The author provides a lucid history of the number zero, illustrating its many embodiments as a symbol, a tool, and a concept. To utilize zero, to ignore zero, or even to refuse zero is the challenge set before many civilizations. “The Babylonians invented it, the Greeks banned it, the Hindus worshiped it, and the Christian Church used it to fend off heretics.” When the concept of zero finally arrived, it changed everything. Sefie argues that the power of zero lies in its contradiction as something and nothing combined, and civilizations throughout the ages have struggled with it, alternatively seeking to ban it and embrace it. “The clash led to holy wars and persecutions, philosophical disputes, and profound scientific discoveries.”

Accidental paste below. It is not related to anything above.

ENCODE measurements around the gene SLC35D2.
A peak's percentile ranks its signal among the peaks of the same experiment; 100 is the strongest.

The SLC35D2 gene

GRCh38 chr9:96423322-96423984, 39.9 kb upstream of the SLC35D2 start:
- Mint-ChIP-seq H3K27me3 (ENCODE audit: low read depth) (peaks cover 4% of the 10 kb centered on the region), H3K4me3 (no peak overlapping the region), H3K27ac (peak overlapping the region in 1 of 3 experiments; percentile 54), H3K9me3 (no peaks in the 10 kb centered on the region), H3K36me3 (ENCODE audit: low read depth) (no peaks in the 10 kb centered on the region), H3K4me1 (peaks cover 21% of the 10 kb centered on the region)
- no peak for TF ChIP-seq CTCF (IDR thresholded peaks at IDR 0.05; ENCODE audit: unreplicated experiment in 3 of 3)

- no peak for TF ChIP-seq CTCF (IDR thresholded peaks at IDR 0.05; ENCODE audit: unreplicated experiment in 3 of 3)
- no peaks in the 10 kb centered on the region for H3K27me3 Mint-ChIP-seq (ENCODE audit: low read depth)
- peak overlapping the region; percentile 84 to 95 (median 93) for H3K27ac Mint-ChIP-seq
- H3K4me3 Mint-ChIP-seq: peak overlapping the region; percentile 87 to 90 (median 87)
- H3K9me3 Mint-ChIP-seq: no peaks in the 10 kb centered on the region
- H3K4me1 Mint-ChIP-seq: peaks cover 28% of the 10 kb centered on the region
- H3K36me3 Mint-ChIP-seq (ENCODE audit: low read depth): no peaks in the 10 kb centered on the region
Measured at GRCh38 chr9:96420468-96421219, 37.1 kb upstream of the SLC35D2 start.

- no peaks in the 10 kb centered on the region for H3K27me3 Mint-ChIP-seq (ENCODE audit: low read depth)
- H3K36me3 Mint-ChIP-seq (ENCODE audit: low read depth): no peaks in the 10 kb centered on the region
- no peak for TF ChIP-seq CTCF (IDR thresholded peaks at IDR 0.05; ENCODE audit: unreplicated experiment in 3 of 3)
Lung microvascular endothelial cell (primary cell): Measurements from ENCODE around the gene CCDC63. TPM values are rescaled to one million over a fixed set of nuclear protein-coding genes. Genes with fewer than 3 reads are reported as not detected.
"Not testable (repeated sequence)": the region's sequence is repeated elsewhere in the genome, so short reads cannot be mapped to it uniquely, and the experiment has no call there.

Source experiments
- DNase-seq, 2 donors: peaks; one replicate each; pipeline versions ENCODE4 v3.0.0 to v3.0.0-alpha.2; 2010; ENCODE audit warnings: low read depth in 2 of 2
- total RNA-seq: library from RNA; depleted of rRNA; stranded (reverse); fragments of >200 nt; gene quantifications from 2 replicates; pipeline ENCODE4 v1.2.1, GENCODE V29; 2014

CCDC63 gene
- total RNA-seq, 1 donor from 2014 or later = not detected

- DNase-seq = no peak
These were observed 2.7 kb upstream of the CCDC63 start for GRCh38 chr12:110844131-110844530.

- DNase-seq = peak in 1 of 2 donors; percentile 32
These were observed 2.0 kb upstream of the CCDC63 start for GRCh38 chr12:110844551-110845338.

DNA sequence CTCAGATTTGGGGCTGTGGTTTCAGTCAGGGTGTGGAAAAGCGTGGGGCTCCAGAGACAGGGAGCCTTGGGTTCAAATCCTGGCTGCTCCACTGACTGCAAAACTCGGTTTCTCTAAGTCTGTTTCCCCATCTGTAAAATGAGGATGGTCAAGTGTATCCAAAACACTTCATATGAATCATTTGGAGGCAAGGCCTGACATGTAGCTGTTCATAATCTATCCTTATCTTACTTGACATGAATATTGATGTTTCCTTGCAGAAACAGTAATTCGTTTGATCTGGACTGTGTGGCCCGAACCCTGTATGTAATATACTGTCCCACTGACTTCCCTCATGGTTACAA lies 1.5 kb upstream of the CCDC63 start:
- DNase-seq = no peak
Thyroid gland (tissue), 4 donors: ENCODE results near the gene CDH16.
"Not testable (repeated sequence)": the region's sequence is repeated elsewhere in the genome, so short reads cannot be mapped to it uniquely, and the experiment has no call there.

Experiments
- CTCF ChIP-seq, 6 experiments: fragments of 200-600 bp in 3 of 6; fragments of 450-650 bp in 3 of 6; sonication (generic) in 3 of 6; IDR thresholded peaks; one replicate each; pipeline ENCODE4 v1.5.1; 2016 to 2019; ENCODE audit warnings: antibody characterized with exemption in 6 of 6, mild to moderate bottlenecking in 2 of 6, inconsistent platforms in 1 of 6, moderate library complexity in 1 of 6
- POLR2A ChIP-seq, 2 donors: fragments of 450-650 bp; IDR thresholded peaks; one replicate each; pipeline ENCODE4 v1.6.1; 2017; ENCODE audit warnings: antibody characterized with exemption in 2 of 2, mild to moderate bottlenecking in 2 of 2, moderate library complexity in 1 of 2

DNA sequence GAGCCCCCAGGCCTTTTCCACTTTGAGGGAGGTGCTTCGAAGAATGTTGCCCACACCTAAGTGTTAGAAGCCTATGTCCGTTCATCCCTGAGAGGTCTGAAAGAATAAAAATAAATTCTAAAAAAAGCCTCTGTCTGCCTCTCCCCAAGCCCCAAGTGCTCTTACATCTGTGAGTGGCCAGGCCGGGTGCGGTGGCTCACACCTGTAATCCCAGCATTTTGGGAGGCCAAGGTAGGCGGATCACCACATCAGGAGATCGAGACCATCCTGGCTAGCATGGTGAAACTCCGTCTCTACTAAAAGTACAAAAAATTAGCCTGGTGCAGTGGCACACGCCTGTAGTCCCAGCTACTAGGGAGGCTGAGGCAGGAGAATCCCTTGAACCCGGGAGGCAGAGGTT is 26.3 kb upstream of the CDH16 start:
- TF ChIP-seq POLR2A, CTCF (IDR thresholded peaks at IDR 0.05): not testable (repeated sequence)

In addition to offering fascinating historical perspectives, Seife’s prose provides readers who struggled through math and science a clear window for seeing both the powerful techniques of calculus and the conundrums of modern physics.
One must read Seife’s recount of events to truly appreciate the power of zero.